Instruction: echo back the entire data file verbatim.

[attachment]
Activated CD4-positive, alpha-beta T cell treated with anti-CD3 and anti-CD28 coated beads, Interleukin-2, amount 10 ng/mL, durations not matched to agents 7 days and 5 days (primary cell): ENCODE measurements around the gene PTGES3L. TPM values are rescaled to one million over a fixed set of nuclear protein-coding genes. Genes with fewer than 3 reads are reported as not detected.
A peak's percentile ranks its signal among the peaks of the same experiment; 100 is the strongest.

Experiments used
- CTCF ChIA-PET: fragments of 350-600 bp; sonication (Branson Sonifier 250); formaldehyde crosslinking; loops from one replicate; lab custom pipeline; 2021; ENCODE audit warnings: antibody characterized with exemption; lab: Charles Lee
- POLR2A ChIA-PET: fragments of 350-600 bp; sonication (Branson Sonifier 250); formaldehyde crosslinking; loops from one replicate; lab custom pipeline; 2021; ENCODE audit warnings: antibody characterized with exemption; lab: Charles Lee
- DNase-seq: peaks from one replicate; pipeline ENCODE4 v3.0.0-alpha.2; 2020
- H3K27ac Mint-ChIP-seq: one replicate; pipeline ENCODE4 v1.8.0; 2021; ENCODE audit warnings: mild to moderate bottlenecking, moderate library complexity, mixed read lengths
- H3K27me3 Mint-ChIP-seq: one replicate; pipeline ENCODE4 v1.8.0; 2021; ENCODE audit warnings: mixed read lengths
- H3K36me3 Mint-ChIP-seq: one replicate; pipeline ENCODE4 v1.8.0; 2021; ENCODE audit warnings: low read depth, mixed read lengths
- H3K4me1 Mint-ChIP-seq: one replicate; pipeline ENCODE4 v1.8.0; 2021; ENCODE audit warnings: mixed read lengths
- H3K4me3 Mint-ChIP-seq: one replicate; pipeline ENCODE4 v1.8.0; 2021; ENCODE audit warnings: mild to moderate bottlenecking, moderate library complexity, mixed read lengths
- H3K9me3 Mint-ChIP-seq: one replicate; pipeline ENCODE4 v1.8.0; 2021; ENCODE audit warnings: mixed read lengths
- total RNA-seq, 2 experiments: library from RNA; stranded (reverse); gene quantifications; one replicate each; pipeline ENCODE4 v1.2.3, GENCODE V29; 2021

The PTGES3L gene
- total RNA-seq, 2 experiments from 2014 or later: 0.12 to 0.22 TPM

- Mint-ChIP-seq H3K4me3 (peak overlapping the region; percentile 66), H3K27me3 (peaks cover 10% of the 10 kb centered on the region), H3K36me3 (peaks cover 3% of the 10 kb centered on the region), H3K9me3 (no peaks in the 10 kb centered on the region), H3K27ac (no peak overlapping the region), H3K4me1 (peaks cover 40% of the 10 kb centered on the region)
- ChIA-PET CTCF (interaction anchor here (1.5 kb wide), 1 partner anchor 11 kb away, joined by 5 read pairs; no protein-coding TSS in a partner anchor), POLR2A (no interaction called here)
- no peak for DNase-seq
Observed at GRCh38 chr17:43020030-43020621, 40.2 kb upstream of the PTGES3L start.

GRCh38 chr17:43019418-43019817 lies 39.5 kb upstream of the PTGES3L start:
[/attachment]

Activated CD4-positive, alpha-beta T cell treated with anti-CD3 and anti-CD28 coated beads, Interleukin-2, amount 10 ng/mL, durations not matched to agents 7 days and 5 days (primary cell): ENCODE measurements around the gene PTGES3L. TPM values are rescaled to one million over a fixed set of nuclear protein-coding genes. Genes with fewer than 3 reads are reported as not detected.
A peak's percentile ranks its signal among the peaks of the same experiment; 100 is the strongest.

Experiments used
- CTCF ChIA-PET: fragments of 350-600 bp; sonication (Branson Sonifier 250); formaldehyde crosslinking; loops from one replicate; lab custom pipeline; 2021; ENCODE audit warnings: antibody characterized with exemption; lab: Charles Lee
- POLR2A ChIA-PET: fragments of 350-600 bp; sonication (Branson Sonifier 250); formaldehyde crosslinking; loops from one replicate; lab custom pipeline; 2021; ENCODE audit warnings: antibody characterized with exemption; lab: Charles Lee
- DNase-seq: peaks from one replicate; pipeline ENCODE4 v3.0.0-alpha.2; 2020
- H3K27ac Mint-ChIP-seq: one replicate; pipeline ENCODE4 v1.8.0; 2021; ENCODE audit warnings: mild to moderate bottlenecking, moderate library complexity, mixed read lengths
- H3K27me3 Mint-ChIP-seq: one replicate; pipeline ENCODE4 v1.8.0; 2021; ENCODE audit warnings: mixed read lengths
- H3K36me3 Mint-ChIP-seq: one replicate; pipeline ENCODE4 v1.8.0; 2021; ENCODE audit warnings: low read depth, mixed read lengths
- H3K4me1 Mint-ChIP-seq: one replicate; pipeline ENCODE4 v1.8.0; 2021; ENCODE audit warnings: mixed read lengths
- H3K4me3 Mint-ChIP-seq: one replicate; pipeline ENCODE4 v1.8.0; 2021; ENCODE audit warnings: mild to moderate bottlenecking, moderate library complexity, mixed read lengths
- H3K9me3 Mint-ChIP-seq: one replicate; pipeline ENCODE4 v1.8.0; 2021; ENCODE audit warnings: mixed read lengths
- total RNA-seq, 2 experiments: library from RNA; stranded (reverse); gene quantifications; one replicate each; pipeline ENCODE4 v1.2.3, GENCODE V29; 2021

The PTGES3L gene
- total RNA-seq, 2 experiments from 2014 or later: 0.12 to 0.22 TPM

- Mint-ChIP-seq H3K4me3 (peak overlapping the region; percentile 66), H3K27me3 (peaks cover 10% of the 10 kb centered on the region), H3K36me3 (peaks cover 3% of the 10 kb centered on the region), H3K9me3 (no peaks in the 10 kb centered on the region), H3K27ac (no peak overlapping the region), H3K4me1 (peaks cover 40% of the 10 kb centered on the region)
- ChIA-PET CTCF (interaction anchor here (1.5 kb wide), 1 partner anchor 11 kb away, joined by 5 read pairs; no protein-coding TSS in a partner anchor), POLR2A (no interaction called here)
- no peak for DNase-seq
Observed at GRCh38 chr17:43020030-43020621, 40.2 kb upstream of the PTGES3L start.

GRCh38 chr17:43019418-43019817 lies 39.5 kb upstream of the PTGES3L start: